Marc C 1963 Jaguar E-Type SI 3.8 2dr Roadster

Cross Country In An E-Type

What do you do when your job sends you across the country and you no longer have a trailer or tow vehicle to get your LBC there? You begin to lie to yourself until you are convinced that an across the nation road trip is a great idea. And so it came to pass that my wife and I began planning to caravan the E-Type and MINI from Tucson to Pensacola.

I put a lot of effort into prepping both cars so this wouldn’t be a misadventure. I packed oil, antifreeze, tire pressure, tire rotations, full new wiring harness, brighter tail light bulbs, carb damper oil, wiper and washer switches replaced, etc. My spares list covered fuel fittings, jets, plugs, wires, condenser, fuses, gaskets, rotor arm, fuel pump, tires, etc. Against these, I had arrayed an impressive tool set encompassing SAE, metric, and Whitworth along with a multimeter, modern jack, compressor, test lamp, cutters, crimpers, strippers and the like. I even threw in the show-only original tool kit as a talisman against evil.

Departure day dawned clear and bright as we did our final load-out and preparations. We’d planned on a relaxed three-day trip with about seven to eight hours on the road each day. The E-Type gets mighty hot through the metal accelerator pedal. I wear Nomex driving shoes for this very reason. To help fight this, we planned each leg to last just under three hours before stopping for fuel and a break. We made it exactly one exit past our house before it all went wrong.

Traffic came to a complete standstill and the Jag’s thermometer began to climb from HOT to WORRYING. I’d installed a brand-new temperature sender two days before as well as a new fan thermostat. It turns out that the new sender reports higher readings than the old one, forcing me to reevaluate what temperature exactly was WORRYING, an abstract number I wrestled with for the entire trip. The traffic stoppage was caused by a truck fire. Looks like I wasn’t the only one redefining what the definition of WORRYING was. We were soon on our way with an uneventful leg to Deming, New Mexico.

Next up was a planned routine stop in Fabens, Texas on the east side of El Paso. Upon our arrival in Fabens an oil and water check caused a near stoppage of my heart as I came face to face with the shredded remains of my new fan belt, still clinging to the pulleys by a few threads. It was well past three as friends to cross reference the belt. Naturally, it’s unique to 3.8 liter E-Types with no Gates, Goodyear, or Dayco replacement. My Tucson friends mobilized, calling everyone they knew in the Las Cruces, NM club. That’s the great thing about this hobby. The Las and their bunch turned Las Cruces and El Paso upside down to find a belt nearby. They came close with a gent willing to take the belt off his son’s 4.2 liter E-Type and run it out to me, but I knew that belt wouldn’t work. I can’t thank them enough for trying. In the end, it was XKs Unlimited that had to come through. Before I could order the belt, I had to get an address to send it to first. That meant cancelling the hotel in Ft Stockton and a getting a new reservation on the east side of El Paso. “No ma'am, I don’t need the confirmation number, I need the street address now! My parts place closes in five minutes!” At a couple minutes past four, I placed the order for two belts to be Fed Ex’d to our hotel. They said I’d have them the next morning, but I was dubious. Why two belts? Because my wife is brilliant and quietly said, “If you’re air freighting one, you might as well get two so you have a spare.”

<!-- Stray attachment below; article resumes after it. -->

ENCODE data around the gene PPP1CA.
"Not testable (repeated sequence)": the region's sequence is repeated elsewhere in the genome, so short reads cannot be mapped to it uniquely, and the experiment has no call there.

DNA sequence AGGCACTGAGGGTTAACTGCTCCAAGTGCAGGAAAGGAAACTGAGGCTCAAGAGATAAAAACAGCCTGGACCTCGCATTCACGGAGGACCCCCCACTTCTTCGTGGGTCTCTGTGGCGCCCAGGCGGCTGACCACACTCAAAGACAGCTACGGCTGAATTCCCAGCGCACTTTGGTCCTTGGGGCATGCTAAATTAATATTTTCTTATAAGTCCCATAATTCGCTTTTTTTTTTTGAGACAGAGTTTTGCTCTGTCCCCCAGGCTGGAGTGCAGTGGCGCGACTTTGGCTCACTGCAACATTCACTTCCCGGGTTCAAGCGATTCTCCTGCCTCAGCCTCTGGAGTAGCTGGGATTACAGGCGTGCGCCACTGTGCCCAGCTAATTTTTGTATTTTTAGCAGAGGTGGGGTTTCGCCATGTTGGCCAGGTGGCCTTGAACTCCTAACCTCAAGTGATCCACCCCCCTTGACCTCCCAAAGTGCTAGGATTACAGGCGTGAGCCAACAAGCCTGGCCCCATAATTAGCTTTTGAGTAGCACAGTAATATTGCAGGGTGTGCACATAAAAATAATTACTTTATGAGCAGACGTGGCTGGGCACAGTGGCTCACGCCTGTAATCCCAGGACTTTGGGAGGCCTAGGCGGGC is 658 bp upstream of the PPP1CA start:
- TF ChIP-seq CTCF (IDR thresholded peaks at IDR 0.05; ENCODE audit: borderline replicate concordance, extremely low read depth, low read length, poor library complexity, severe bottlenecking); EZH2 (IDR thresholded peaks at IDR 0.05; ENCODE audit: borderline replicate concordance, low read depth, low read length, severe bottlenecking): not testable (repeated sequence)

That still didn’t have our two cars and us at the hotel. Those who know me also know that I limp slightly due to my right foot actually being made of lead. I led the most ginger interstate ride ever for the 20 mile limp back to El Paso. If that belt had popped, I’d have lost the water pump for a guaranteed flatbed ride. Still, we made it, found favorable parking that would let us rebuild the car when (and if) the belts came. It was just past 4:30, but it felt like it was 10:00. We were shot.

Day two dawned clear and bright. Every day was clear and bright. After breakfast, I checked in with XK’s Unlimited for Fed Ex tracking. To my surprise, the package was already in El Paso and on a delivery truck. I got busy taking the car apart. While I didn’t have the spares I needed, I did have every tool I even thought about needing. The job entailed jacking up the car, taking off the front wheel, inner wheel arch, battery, and the generator. Getting the generator out (or in) is a real bugbear. By 9:30, I had my package. I’ve never been so happy to get a package as that day. Mike and the boys at XK’s Unlimited dropped a package in San Luis Obispo, California at 4:30 in the afternoon and had it to me early the next morning. Most impressive.